Cosmopolis (2012) Review (R)


In the words of the film’s director, David Cronenberg, “Cosmopolis is a film about a man going to get a haircut (paraphrasing)”. Does that sound interesting to you? What if it mostly takes place in the back of a limo? What if the lead character acts really bored with EVERYTHING the entire movie? Is that beginning to move you? No? Well, what if it was that vampire dude from Twilight?… Okay, some thirteen year old girls and  middle aged housewives are perking up a little. Maybe I should just write about this one and hopefully change your mind. I hate to see anyone suffer, even if it is fans of those Twilight movies.

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Robert Pattinson plays Eric Packer, an aloof billionaire, who has made an incredibly important decision, to be driven across town in his white stretch limousine, to get a haircut. It’s a ‘journey’ flick. Along the course of his travels he meets an assortment of uninteresting characters including his wife, his mistress, an ex-employee, Cronenberg’s version of the Occupy movement and a pie wielding performance artist. I actually laughed once when the pie artist turns up, but only once. I could go on, but really that’s it. It’s another movie about a rich white guy that has a quiet contempt for the world that he’s not even aware of existing. And it’s not quite as exciting as watching a cat cough up a hairball. Did I just tip my hand?

Juliette Binoche couldn't make this movie any better.

Juliette Binoche couldn’t make this movie any better.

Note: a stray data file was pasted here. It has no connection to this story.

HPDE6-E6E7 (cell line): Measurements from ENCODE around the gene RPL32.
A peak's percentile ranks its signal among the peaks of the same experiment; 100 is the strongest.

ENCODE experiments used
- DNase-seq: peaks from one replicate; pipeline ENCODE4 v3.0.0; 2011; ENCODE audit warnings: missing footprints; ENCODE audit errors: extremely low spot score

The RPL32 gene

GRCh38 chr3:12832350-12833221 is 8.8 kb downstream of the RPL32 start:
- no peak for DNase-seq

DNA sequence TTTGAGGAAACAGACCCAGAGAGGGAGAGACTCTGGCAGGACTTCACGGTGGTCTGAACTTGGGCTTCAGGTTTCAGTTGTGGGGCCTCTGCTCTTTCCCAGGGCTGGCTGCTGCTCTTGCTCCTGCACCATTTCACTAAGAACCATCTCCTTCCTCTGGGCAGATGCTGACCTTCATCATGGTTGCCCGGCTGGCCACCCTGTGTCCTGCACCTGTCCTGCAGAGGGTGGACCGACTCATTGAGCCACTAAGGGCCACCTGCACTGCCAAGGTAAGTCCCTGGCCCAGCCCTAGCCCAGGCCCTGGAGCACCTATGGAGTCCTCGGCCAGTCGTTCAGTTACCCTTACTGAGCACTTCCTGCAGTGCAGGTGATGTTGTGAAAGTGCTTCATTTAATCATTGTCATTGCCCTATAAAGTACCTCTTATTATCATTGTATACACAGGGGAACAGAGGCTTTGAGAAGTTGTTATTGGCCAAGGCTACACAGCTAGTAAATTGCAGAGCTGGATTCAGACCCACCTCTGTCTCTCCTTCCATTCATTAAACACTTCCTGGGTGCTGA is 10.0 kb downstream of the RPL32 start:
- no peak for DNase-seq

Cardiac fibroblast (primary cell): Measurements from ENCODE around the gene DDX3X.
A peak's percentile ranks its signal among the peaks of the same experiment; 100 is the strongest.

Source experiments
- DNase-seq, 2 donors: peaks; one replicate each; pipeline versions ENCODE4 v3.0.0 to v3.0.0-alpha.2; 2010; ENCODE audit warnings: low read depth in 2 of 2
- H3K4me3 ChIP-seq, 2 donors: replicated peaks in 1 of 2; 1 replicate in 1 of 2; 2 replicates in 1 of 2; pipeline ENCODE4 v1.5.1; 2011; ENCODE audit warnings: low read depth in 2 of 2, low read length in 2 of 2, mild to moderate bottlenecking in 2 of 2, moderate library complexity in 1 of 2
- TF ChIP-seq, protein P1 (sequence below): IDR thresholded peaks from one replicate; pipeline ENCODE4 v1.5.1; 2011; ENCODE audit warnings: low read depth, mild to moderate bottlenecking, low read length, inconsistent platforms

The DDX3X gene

It was somewhat amusing to me that Robert Pattinson agreed to the lead role in Cronenberg’s latest project Cosmopolis. I pictured the hordes of Twilight devotees, excited about anything Pattinson, rushing to buy their ticket and then finding out what a Cronenberg film is. What might that be, you ask? Well, first I’d have to say the word ‘sterile’ comes to mind. Without exception, his films possess a cold clinical tone to them. Stanley Kubrick was more likely to give you a ‘fun romp’ than Cronenberg ever will. With rare exception, Cronenberg tends to squeeze away the passion of any character he points his camera at, despite generally featuring sexuality as a prominent and reoccurring theme in practically all of his films. Sex in a Cronenberg film focuses on fetish, obseesion and the lack of passion. It has a necessary, yet perfunctory role as far as the director is concerned, it would seem. That is certainly the case in Cosmopolis, where the lead character’s asymmetrical prostate is a topic of concern throughout… Or it seemed to be since my own attention was often elsewhere as the movie rolled on.

This blonde chick couldn't make the movie any better.

This blonde chick couldn’t make the movie any better.